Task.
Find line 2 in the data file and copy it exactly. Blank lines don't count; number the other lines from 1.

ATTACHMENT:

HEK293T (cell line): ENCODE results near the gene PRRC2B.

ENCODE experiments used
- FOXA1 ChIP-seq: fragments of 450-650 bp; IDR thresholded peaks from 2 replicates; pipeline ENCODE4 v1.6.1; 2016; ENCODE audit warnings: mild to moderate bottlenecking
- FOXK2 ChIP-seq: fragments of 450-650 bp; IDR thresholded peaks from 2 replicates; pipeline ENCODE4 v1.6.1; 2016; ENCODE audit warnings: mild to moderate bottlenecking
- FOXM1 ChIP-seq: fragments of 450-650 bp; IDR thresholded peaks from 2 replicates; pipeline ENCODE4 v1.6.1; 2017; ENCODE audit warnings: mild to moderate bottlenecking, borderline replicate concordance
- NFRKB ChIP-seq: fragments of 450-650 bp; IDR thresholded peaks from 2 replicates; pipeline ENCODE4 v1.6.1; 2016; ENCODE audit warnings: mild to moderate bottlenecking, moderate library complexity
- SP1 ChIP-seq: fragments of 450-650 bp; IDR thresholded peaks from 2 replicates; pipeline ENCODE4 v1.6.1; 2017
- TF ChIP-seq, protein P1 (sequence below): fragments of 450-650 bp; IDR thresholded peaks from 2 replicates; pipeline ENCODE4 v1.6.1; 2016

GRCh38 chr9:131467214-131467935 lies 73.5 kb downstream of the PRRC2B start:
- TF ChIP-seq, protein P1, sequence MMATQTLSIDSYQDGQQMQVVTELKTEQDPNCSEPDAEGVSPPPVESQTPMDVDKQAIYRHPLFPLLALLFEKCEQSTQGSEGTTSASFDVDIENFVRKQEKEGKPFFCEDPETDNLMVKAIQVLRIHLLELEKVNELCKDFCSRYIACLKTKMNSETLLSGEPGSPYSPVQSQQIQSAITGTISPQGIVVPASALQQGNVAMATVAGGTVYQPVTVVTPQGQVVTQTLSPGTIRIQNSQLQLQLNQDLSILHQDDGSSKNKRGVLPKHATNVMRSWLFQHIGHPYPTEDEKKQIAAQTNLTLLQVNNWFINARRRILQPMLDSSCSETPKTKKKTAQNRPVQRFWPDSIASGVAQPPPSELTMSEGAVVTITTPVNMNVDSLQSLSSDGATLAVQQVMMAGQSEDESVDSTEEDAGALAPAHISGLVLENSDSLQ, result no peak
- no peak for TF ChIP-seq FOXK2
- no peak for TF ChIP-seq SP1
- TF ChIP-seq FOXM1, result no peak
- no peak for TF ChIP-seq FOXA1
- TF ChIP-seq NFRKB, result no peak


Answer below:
ENCODE experiments used